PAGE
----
App layouts live in a separate repository called app-layout-templates. You can select a template and copy over the relevant parts you would like to reuse to Polymer Starter Kit.
You will probably need to change paths to where your Iron and Paper dependencies can be found to get everything working.
This can be done by adding them to the
Something has failed during installation. How do I fix this?
Our most commonly reported issue is around system permissions for installing Node.js dependencies.
We recommend following the fixing npm permissions
guide to address any messages around administrator permissions being required. If you use
to work around these issues, this guide may also be useful for avoiding that.
If you run into an exception that mentions five optional dependencies failing (or an
EEXIST error), you
may have run into an npm bug. We recommend updating to npm 2.11.0+
to work around this. You can do this by opening a Command Prompt/terminal and running
npm install firstname.lastname@example.org -g. If you are on Windows,
Node.js (and npm) may have been installed into
C:\Program Files\. Updating npm by running
npm install email@example.com -g will install npm
%AppData%\npm, but your system will still use the npm version. You can avoid this by deleting your older npm from
as described here.
If the issue is to do with a failure somewhere else, you might find that due to a network issue
a dependency failed to correctly install. We recommend running
npm cache clean and deleting the
node_modules directory followed by
npm install to see if this corrects the problem. If not, please check the issue tracker in case
there is a workaround or fix already posted.
I'm having trouble getting Vulcanize to fully build my project on Windows. Help?
Some Windows users have run into trouble with the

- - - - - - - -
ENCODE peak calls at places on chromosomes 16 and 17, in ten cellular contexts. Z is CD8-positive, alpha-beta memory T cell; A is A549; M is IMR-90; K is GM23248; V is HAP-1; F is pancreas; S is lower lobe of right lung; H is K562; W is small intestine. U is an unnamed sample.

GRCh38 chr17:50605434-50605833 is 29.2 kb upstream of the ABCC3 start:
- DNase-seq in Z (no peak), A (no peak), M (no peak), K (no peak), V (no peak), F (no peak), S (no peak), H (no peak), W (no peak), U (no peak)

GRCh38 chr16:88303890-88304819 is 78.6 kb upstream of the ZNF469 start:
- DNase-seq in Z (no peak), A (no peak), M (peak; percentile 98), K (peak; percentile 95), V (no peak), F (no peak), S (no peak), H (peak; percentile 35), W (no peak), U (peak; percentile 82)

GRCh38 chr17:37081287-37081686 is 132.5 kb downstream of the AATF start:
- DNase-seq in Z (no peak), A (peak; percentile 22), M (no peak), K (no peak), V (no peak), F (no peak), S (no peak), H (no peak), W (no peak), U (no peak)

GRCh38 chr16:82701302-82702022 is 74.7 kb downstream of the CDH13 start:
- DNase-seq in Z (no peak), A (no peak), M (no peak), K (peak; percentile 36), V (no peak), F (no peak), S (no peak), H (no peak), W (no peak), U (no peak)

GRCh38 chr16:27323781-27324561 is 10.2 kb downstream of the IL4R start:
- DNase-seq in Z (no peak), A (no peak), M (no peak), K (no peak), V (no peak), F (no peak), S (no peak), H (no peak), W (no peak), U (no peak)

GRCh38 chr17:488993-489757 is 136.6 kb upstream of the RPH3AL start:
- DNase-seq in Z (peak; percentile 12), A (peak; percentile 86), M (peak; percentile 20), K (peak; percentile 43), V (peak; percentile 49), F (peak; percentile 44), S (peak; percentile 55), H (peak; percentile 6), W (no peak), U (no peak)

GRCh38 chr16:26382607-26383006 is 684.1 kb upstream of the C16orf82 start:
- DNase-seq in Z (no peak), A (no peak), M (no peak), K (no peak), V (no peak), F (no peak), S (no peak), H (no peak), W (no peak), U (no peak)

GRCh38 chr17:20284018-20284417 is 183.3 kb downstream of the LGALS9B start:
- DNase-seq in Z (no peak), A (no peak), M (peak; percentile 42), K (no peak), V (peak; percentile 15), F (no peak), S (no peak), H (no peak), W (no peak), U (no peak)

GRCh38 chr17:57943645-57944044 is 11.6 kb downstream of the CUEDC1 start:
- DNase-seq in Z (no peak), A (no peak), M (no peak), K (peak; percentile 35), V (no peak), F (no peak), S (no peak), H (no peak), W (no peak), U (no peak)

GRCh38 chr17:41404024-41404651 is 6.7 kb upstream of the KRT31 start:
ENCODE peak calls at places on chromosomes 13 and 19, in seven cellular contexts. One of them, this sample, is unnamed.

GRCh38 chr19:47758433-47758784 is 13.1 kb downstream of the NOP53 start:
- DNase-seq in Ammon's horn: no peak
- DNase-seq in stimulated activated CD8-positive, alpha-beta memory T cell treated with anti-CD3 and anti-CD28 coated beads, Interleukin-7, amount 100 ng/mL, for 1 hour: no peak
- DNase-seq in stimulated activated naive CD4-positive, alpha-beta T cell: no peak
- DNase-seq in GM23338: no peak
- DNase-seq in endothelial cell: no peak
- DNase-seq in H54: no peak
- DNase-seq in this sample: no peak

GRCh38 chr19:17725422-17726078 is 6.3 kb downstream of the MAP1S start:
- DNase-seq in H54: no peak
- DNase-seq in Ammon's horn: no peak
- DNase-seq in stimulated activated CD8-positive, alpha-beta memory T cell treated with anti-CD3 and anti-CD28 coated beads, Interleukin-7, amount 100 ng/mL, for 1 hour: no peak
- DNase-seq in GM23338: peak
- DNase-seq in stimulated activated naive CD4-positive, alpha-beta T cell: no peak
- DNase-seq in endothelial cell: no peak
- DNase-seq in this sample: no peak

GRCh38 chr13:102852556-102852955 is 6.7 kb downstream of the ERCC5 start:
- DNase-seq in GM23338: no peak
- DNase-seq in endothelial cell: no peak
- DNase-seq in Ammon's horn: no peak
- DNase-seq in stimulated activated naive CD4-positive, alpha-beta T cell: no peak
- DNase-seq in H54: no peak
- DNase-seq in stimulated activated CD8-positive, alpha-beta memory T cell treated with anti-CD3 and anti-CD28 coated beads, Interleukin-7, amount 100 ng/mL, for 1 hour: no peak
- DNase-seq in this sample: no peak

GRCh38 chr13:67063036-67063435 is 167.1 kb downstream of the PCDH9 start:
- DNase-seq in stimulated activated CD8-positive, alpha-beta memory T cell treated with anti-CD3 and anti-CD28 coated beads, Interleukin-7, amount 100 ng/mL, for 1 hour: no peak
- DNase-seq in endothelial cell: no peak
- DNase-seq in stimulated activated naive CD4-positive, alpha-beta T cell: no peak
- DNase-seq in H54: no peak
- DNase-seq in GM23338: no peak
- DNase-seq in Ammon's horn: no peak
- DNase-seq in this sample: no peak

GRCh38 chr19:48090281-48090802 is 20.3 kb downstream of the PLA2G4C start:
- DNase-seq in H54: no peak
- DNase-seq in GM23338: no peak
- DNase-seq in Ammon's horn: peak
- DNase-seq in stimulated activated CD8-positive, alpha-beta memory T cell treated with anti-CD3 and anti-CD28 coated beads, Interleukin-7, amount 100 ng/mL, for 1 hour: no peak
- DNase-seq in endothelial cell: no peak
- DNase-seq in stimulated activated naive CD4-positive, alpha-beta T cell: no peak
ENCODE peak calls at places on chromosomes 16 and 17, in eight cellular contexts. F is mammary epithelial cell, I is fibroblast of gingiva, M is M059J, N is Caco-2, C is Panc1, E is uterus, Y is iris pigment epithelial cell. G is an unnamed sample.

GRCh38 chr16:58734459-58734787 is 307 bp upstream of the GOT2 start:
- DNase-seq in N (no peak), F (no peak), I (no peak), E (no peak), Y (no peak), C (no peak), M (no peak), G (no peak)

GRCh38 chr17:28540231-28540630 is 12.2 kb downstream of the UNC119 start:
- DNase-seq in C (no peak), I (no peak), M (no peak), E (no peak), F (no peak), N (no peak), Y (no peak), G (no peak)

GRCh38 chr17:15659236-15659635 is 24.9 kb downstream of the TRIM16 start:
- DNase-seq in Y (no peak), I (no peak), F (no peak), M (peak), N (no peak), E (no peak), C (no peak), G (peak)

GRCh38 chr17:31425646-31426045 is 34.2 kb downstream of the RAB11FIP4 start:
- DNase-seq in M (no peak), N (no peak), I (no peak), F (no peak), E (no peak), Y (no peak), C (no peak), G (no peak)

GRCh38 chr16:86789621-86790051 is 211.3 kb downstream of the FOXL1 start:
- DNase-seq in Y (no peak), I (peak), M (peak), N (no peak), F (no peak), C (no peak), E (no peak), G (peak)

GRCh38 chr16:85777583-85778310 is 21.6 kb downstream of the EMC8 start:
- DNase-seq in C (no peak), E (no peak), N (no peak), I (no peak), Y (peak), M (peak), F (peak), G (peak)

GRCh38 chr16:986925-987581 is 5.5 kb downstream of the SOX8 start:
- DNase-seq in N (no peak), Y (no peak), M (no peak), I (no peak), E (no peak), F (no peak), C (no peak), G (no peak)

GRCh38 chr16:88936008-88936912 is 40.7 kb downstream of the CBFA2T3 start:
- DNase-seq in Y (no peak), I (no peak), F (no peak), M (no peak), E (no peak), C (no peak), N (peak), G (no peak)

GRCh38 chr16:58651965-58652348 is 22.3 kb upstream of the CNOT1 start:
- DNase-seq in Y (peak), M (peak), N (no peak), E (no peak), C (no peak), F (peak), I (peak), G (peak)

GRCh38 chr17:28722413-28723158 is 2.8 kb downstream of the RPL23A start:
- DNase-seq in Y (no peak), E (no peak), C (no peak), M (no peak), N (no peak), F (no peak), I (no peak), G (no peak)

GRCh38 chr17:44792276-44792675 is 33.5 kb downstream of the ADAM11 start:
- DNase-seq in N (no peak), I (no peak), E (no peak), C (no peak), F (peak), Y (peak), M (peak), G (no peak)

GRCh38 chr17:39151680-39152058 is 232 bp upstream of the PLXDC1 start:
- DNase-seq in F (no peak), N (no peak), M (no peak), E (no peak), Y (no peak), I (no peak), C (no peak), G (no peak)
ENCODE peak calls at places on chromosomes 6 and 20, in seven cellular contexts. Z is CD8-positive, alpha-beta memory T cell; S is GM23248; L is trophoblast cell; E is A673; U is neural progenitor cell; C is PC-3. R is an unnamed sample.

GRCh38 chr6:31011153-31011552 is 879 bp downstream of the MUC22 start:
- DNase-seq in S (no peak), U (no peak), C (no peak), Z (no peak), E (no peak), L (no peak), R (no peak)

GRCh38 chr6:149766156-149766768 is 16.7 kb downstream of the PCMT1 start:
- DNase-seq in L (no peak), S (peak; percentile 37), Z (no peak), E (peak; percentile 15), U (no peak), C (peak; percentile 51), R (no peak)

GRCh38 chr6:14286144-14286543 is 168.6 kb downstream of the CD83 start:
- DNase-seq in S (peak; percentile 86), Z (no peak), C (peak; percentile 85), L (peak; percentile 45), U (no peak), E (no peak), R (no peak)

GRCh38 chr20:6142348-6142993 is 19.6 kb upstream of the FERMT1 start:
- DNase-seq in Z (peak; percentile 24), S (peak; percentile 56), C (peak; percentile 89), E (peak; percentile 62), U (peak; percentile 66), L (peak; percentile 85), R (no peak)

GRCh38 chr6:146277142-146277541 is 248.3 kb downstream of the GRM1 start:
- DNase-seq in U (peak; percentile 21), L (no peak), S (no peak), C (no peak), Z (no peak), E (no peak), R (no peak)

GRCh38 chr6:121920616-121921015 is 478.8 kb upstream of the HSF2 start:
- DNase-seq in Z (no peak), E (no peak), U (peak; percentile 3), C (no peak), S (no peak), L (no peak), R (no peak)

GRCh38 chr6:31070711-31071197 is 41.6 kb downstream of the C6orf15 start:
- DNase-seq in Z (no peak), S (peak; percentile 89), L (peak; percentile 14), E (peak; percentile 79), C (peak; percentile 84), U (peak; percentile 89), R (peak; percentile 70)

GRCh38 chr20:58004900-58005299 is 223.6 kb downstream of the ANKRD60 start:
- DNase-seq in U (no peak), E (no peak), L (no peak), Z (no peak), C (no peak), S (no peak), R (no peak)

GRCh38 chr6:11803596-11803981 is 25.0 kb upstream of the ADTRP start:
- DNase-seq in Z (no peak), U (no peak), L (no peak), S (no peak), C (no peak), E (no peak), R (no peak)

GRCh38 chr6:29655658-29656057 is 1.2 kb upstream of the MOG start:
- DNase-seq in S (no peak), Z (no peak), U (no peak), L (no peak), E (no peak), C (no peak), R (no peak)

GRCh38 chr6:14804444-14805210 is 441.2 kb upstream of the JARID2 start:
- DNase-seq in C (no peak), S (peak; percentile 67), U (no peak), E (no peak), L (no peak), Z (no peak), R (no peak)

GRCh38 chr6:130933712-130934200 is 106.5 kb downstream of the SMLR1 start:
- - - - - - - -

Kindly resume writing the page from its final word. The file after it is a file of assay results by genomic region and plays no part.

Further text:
elements.vulcanized.html file in their
not being correctly vulcanized. This can happen if your project is in a folder with a name containing a
space. You can work around this issue by ensuring your path doesn't contain one.
There is also an in-flight issue
where some are finding they need to disable the
inlineCss option in our configuration for Vulcanize
to correctly build. We are still investigating this, however for the time-being use the workaround if
you find your builds getting stuck here.
At the bottom of
app/index.html, you will find a build block that can be used to include additional
scripts for your app. Build blocks are just normal script tags that are wrapped in a HTML
comment that indicates where to concatenate and minify their final contents to.
Below, we've added in
script3.js to this block. The line
<!-- build:js scripts/app.js --> specifies that these scripts will be squashed into
during a build.
<!-- build:js scripts/app.js --> <script src="scripts/app.js"></script> <script src="scripts/script2.js"></script> <script src="scripts/script3.js"></script> <!-- endbuild-->
I'm finding the installation/tooling here overwhelming. What should I do?
Don't worry! We've got your covered. Polymer Starter Kit tries to offer everything you need to build and optimize your apps for production, which is why we include the tooling we do. We realise however that our tooling setup may not be for everyone.
If you find that you just want the simplest setup possible, we recommend using Polymer Starter Kit light, which is available from the Releases page. This takes next to no time to setup.
Polymer Starter Kit is a new project and is an ongoing effort by the Web Component community. We welcome your bug reports, PRs for improvements, docs and anything you think would improve the experience for other Polymer developers.